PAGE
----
JUNEAU, Alaska (AP) — Alaska election officials plan to begin counting more than 155,000 absentee and other ballots Tuesday, a week after Election Day.
Some have questioned or criticized the lag, citing a provision of state law that says the counting of reviewed absentee ballots should begin the night of the election. But Maria Bahr, an Alaska Department of Law spokesperson, said absentee ballots are not deemed eligible for counting until voter histories have been run to guard against any possible duplicate votes.
The process involves going through precinct registers, which election officials were still receiving Monday, Division of Elections spokesperson Tiffany Montemayor said. She said it can take time for mail to arrive in the vast state.
“We’re using every resource that we can to get those things in as fast as we can,” she said.
Election officials urged patience ahead of the election, anticipating a large volume of absentee ballots and saying it would take time for results to be known. Some campaigns emphasized absentee and early voting amid the ongoing coronavirus pandemic.
Election Day, Nov. 3, was the deadline for ballots returned by mail to have been postmarked. This Friday, Nov. 13, is the deadline for the division to receive ballots that were postmarked within the U.S. Nov. 18 is the deadline to receive absentees postmarked outside the U.S.
About 190,000 ballots already have been counted, including Election Day and early in-person votes through Oct. 29, according to division statistics. The initial results showed the Republican incumbents in the races for president, U.S. Senate and U.S. House with largely similar tallies and sizable advantages.
In the Senate race, U.S. Sen. Dan Sullivan predicted a win, while his challenger, independent Al Gross, the Democratic nominee, has begun raising money “to make sure every vote is counted in this critical battleground race,” according to a tweet on his candidate page.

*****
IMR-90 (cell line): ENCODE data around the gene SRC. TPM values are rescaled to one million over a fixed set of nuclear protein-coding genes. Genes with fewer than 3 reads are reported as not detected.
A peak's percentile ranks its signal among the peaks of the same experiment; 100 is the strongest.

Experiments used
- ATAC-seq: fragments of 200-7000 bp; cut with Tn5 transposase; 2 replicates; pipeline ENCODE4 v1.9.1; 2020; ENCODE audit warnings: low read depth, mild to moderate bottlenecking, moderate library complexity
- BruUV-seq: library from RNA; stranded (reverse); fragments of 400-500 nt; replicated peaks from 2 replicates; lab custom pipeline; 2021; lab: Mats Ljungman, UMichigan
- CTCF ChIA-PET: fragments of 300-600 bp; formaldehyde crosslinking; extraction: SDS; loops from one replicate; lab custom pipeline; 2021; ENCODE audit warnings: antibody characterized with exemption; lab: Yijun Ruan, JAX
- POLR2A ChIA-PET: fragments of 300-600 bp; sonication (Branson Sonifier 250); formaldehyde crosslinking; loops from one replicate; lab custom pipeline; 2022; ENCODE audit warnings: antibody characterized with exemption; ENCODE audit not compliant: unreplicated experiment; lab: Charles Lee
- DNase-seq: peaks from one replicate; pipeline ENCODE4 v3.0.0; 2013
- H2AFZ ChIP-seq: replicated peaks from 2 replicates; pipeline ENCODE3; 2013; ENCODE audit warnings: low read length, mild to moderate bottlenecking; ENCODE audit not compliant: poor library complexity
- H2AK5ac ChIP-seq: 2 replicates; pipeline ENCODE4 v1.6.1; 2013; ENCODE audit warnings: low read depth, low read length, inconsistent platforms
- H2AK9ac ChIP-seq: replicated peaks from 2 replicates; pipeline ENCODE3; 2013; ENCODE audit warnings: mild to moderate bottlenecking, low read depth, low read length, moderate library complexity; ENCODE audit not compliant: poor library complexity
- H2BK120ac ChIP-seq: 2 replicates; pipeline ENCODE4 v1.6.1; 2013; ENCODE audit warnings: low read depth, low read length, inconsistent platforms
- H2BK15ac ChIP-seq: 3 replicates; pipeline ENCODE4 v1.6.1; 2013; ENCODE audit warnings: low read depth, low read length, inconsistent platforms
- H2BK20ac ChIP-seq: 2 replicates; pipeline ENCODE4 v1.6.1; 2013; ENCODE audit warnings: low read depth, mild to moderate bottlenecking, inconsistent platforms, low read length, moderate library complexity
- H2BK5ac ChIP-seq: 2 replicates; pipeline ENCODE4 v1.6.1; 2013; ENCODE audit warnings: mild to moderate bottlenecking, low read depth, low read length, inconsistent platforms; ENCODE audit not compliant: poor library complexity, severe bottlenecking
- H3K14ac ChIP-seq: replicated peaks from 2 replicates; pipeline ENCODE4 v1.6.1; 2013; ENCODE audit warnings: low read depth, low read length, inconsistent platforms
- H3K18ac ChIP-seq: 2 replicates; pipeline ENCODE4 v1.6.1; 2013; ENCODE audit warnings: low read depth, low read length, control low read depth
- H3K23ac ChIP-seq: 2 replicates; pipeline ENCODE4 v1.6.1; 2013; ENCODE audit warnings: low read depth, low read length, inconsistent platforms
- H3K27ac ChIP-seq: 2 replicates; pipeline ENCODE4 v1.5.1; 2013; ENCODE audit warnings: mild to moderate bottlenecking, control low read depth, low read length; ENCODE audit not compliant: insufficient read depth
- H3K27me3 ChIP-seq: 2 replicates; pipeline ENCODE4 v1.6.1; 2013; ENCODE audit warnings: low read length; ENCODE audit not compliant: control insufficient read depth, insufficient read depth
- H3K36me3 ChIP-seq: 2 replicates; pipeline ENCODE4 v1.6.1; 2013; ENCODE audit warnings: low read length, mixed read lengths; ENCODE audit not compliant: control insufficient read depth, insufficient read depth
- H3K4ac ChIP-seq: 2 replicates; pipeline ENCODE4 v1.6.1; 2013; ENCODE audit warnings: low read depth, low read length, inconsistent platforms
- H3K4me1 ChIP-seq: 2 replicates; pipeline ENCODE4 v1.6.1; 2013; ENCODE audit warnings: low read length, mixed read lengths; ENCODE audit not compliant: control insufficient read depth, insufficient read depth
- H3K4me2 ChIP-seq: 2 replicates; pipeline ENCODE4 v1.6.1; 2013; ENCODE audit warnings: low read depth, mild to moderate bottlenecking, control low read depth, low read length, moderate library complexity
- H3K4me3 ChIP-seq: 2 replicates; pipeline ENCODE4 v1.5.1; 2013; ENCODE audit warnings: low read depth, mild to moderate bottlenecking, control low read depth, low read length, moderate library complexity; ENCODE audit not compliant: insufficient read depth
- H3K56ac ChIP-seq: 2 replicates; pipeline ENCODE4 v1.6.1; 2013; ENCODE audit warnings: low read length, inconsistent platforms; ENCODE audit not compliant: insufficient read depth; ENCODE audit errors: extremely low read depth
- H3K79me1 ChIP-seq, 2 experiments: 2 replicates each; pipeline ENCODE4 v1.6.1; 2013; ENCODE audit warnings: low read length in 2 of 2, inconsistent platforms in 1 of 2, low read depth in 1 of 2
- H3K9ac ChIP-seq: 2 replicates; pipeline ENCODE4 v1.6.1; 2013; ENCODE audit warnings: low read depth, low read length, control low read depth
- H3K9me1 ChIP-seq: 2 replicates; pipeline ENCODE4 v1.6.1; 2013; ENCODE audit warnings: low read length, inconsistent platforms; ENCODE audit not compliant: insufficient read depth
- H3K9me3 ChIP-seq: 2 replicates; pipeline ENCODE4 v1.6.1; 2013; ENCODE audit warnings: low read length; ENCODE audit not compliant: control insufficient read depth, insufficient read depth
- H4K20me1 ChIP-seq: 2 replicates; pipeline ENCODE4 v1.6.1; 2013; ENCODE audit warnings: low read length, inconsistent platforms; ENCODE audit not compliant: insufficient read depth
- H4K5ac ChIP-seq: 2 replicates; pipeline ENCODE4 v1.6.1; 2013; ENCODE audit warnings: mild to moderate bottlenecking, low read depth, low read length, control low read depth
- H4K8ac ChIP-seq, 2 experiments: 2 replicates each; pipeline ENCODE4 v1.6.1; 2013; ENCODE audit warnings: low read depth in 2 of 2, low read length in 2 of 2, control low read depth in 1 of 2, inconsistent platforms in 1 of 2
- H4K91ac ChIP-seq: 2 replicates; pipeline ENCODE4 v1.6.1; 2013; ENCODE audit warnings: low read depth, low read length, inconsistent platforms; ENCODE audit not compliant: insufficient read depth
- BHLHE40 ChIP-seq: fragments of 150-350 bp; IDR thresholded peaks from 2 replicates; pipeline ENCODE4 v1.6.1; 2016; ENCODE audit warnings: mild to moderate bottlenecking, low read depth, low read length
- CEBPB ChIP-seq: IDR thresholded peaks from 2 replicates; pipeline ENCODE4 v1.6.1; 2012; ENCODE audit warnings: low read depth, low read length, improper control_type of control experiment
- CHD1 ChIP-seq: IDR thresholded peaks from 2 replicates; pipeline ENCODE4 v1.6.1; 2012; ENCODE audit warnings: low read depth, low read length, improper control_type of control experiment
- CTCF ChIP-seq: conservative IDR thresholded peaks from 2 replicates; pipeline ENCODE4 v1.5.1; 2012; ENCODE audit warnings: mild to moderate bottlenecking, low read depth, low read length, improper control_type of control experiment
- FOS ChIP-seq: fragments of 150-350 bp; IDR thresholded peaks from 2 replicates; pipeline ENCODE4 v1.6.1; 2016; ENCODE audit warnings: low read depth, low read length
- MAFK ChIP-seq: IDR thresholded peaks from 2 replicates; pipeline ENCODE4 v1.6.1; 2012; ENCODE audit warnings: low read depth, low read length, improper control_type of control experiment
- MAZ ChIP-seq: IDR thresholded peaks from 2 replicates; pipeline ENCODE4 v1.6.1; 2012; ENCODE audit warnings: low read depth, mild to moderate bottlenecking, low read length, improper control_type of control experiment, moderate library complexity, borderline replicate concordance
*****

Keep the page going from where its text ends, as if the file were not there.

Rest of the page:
“As we’ve seen across the country and we’ve seen in Alaska, many people, especially our supporters, voted by mail,” Gross spokesperson Matt Lehner said. “We believe that there is a path and that a win is possible.”
Sullivan campaign manager Matt Shuckerow said based on analyses of available data, Gross has “no realistic path” to victory.
“I think a lot of Alaskans would like clarity; I know our campaign would like some clarity on this election,” Shuckerow said. “And we feel optimistic that on Tuesday … we will have a tally that clearly shows what we know: and that’s that Alaskans have proudly voted to re-elect Dan Sullivan.”
Meanwhile, the outcome of the state legislative races will help decide who controls the Alaska House and Senate. In Alaska, lawmakers don’t always organize according to party. Personalities and policy also can be factors.
Montemayor said the vote count could extend into Wednesday because of the number of ballots to process.